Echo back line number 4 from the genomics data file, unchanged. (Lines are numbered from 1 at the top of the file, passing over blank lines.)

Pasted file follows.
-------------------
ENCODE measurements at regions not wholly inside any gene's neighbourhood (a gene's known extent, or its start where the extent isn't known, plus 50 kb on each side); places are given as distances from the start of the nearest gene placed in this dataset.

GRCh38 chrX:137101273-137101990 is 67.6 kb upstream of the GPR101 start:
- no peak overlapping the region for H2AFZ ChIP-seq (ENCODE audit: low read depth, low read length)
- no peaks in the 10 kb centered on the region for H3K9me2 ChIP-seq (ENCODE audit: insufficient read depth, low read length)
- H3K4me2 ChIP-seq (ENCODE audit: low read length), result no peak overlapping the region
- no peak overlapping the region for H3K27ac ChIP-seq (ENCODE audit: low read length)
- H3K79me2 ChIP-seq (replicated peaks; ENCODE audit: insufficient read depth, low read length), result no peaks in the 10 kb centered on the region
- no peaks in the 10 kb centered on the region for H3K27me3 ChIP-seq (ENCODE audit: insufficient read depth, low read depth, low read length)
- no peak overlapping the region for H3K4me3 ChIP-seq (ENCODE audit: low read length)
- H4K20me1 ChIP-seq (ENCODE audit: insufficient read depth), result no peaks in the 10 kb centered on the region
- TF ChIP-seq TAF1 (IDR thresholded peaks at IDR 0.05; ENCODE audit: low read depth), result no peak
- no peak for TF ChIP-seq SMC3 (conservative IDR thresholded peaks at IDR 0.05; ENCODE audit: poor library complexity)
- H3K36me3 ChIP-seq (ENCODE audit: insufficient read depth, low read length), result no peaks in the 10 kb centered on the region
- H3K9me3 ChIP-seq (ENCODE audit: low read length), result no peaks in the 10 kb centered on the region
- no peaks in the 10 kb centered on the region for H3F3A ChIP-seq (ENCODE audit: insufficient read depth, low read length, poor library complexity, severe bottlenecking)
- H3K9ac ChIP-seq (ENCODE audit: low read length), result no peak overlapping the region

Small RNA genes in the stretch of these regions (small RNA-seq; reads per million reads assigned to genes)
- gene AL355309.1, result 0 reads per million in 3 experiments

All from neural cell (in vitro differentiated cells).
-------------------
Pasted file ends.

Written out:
- no peaks in the 10 kb centered on the region for H3K9me2 ChIP-seq (ENCODE audit: insufficient read depth, low read length)